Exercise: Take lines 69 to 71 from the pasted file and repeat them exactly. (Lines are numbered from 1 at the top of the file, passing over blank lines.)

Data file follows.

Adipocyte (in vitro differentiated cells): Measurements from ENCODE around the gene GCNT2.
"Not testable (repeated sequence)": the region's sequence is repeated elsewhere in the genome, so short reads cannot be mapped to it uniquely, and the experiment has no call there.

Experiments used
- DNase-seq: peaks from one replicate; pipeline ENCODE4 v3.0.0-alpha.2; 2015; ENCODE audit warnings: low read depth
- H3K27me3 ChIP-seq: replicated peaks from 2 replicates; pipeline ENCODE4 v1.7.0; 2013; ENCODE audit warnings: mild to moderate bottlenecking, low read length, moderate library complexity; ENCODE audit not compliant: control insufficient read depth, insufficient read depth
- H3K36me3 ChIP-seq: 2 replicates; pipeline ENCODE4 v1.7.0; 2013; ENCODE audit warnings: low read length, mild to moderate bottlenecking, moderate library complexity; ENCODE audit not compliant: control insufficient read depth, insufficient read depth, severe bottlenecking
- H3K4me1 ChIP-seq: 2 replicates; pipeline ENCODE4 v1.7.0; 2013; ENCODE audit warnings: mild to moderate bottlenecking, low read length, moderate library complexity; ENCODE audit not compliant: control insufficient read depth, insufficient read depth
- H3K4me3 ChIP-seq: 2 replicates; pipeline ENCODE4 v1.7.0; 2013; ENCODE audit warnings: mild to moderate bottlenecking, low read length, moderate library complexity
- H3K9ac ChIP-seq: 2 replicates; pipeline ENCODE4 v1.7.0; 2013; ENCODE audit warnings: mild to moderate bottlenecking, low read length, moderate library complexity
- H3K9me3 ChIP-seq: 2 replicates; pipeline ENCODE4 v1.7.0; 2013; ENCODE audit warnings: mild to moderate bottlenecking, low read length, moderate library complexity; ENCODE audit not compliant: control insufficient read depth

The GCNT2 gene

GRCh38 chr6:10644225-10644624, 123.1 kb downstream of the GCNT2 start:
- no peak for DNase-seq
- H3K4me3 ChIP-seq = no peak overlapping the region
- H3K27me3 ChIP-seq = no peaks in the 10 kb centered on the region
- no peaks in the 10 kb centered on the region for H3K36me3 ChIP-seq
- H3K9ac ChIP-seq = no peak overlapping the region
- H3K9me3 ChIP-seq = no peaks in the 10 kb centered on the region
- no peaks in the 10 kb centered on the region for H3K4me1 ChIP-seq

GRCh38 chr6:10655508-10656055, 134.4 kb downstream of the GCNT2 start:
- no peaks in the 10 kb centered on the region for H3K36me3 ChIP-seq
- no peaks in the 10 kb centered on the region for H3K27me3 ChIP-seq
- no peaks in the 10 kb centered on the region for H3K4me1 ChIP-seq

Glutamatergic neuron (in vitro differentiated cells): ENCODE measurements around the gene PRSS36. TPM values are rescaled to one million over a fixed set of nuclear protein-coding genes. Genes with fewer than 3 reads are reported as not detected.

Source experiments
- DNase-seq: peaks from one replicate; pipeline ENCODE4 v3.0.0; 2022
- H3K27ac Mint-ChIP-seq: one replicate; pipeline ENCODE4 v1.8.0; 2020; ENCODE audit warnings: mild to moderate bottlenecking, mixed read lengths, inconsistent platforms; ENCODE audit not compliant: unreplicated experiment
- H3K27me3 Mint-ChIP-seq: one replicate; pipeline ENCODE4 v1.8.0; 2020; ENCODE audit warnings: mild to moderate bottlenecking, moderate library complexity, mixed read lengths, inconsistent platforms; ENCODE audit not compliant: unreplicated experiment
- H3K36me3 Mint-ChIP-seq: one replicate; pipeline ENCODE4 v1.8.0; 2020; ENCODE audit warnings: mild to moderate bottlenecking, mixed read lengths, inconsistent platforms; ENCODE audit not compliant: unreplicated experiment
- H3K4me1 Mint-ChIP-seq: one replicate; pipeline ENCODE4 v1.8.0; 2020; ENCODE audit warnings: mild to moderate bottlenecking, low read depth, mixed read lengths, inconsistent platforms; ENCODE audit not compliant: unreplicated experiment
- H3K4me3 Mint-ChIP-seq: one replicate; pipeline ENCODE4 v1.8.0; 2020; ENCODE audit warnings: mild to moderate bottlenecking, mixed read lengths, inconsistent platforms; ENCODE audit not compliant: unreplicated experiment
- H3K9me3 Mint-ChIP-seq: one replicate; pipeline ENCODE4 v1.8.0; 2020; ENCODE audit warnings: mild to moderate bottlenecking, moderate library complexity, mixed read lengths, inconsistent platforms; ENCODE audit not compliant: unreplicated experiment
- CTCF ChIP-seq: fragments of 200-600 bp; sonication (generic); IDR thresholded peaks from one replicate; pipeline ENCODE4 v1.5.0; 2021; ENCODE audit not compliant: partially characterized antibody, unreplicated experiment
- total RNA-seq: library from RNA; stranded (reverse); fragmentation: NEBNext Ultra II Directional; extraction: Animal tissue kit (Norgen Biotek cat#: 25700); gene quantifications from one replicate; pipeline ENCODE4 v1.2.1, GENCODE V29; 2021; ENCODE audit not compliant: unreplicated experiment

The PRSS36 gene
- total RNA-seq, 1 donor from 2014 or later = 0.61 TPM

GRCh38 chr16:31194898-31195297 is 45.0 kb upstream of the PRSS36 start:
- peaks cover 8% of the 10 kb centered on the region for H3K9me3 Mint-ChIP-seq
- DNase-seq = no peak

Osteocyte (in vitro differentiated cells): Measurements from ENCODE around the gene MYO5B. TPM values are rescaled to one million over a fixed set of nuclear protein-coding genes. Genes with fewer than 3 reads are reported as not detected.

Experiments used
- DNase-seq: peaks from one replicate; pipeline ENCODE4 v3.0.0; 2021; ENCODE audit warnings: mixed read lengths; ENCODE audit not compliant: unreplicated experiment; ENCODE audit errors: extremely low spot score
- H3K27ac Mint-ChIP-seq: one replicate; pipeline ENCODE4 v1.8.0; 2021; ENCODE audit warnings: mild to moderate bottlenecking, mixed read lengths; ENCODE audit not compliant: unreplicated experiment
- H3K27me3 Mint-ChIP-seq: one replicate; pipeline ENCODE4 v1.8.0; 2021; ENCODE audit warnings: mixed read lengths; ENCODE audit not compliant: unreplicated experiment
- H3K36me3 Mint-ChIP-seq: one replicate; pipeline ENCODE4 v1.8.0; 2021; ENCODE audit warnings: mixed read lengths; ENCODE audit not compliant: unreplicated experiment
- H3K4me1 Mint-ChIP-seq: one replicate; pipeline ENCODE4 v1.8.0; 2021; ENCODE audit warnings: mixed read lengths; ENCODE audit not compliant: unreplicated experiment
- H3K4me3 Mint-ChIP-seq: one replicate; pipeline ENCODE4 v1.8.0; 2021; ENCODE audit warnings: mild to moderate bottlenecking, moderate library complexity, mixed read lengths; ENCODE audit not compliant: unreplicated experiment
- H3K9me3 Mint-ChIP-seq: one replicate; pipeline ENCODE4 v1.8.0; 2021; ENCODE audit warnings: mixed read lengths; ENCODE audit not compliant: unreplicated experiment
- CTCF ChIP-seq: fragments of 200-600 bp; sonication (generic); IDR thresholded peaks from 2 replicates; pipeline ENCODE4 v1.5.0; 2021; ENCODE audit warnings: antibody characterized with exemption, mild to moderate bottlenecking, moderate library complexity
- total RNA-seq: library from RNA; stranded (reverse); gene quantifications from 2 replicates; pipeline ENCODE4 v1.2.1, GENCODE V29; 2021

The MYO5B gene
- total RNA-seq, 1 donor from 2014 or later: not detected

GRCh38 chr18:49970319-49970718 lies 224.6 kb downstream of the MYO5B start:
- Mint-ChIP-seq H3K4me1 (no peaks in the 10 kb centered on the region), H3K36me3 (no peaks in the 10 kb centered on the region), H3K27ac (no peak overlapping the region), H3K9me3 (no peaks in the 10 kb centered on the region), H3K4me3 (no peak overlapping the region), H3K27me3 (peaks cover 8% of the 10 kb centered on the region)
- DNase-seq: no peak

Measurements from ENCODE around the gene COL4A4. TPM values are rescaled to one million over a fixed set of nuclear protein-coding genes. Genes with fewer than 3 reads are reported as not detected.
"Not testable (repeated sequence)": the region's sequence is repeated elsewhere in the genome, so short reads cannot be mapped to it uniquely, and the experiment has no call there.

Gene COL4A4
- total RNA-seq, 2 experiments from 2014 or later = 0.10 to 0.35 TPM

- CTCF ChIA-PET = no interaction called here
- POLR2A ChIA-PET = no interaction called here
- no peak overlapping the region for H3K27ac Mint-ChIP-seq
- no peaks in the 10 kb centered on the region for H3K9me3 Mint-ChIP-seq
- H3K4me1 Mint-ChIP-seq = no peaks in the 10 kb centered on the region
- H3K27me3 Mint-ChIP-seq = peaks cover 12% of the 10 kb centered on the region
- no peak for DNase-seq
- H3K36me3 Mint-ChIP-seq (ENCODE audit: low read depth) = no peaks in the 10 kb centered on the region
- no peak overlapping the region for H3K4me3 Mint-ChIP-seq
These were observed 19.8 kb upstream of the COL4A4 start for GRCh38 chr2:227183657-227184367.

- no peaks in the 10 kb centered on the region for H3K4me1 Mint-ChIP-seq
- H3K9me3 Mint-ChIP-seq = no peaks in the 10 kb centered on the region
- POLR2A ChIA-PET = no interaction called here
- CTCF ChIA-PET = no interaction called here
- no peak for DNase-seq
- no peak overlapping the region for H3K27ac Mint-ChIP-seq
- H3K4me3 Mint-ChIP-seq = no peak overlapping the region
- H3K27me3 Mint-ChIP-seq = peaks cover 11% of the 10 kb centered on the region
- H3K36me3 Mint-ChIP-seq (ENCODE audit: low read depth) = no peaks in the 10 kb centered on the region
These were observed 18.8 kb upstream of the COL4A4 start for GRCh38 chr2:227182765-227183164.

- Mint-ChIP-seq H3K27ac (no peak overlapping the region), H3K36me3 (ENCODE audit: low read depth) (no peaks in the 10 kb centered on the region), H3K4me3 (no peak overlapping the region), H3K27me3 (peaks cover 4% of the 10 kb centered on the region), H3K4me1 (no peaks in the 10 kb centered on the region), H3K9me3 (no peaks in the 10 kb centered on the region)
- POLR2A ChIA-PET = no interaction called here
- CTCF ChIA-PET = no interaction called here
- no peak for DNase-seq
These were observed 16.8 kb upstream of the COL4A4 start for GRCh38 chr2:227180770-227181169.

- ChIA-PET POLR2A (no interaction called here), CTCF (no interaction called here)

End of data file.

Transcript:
These were observed 19.8 kb upstream of the COL4A4 start for GRCh38 chr2:227183657-227184367.

- no peaks in the 10 kb centered on the region for H3K4me1 Mint-ChIP-seq
- H3K9me3 Mint-ChIP-seq = no peaks in the 10 kb centered on the region